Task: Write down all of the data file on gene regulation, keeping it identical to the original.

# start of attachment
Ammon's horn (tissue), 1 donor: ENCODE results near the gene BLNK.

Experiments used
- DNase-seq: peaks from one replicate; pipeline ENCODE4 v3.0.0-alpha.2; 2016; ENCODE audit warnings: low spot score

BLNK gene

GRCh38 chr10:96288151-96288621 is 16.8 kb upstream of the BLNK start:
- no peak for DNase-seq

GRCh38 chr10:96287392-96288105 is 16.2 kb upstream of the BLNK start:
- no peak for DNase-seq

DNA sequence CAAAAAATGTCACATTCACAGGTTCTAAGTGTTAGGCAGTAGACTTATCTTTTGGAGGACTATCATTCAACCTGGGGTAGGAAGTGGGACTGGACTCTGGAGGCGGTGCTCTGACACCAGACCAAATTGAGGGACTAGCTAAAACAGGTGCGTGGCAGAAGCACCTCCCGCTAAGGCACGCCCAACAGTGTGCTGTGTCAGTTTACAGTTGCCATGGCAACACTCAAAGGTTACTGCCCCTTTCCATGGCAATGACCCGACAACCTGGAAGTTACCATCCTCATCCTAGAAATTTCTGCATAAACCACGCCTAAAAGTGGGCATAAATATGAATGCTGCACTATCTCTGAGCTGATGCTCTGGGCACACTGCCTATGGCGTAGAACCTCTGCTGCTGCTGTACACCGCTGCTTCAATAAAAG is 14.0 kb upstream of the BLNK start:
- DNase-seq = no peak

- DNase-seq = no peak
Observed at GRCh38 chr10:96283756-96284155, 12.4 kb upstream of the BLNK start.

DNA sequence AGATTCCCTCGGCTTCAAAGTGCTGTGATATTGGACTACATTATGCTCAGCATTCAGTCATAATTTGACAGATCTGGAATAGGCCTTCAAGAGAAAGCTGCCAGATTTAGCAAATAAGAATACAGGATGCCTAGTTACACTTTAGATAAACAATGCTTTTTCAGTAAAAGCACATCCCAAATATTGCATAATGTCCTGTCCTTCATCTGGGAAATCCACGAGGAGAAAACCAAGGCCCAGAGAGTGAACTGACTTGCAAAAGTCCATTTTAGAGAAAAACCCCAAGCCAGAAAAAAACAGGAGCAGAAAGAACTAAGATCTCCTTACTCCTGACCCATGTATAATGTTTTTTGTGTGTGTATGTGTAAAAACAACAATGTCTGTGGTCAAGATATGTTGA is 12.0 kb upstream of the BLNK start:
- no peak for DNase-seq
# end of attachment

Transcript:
Ammon's horn (tissue), 1 donor: ENCODE results near the gene BLNK.

Experiments used
- DNase-seq: peaks from one replicate; pipeline ENCODE4 v3.0.0-alpha.2; 2016; ENCODE audit warnings: low spot score

BLNK gene

GRCh38 chr10:96288151-96288621 is 16.8 kb upstream of the BLNK start:
- no peak for DNase-seq

GRCh38 chr10:96287392-96288105 is 16.2 kb upstream of the BLNK start:
- no peak for DNase-seq

DNA sequence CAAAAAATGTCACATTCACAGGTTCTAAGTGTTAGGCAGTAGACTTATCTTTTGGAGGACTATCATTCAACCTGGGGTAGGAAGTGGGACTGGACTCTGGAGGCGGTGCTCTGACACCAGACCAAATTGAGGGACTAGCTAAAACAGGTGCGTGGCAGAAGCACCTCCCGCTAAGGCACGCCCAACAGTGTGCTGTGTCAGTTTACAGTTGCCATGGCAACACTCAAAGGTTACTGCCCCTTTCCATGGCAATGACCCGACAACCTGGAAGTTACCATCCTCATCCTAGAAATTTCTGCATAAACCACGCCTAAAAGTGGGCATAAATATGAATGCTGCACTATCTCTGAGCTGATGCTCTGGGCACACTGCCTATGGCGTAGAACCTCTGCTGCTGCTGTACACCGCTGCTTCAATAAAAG is 14.0 kb upstream of the BLNK start:
- DNase-seq = no peak

- DNase-seq = no peak
Observed at GRCh38 chr10:96283756-96284155, 12.4 kb upstream of the BLNK start.

DNA sequence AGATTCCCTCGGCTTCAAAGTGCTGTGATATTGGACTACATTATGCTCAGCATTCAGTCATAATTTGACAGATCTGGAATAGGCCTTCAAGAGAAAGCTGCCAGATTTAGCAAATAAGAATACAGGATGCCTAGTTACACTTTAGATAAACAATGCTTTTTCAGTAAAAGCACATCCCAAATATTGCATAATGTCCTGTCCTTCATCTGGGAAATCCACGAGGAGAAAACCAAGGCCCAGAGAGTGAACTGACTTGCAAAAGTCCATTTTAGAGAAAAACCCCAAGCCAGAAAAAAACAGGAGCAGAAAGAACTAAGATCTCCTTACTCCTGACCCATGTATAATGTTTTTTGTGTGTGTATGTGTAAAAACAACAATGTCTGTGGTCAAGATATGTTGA is 12.0 kb upstream of the BLNK start:
- no peak for DNase-seq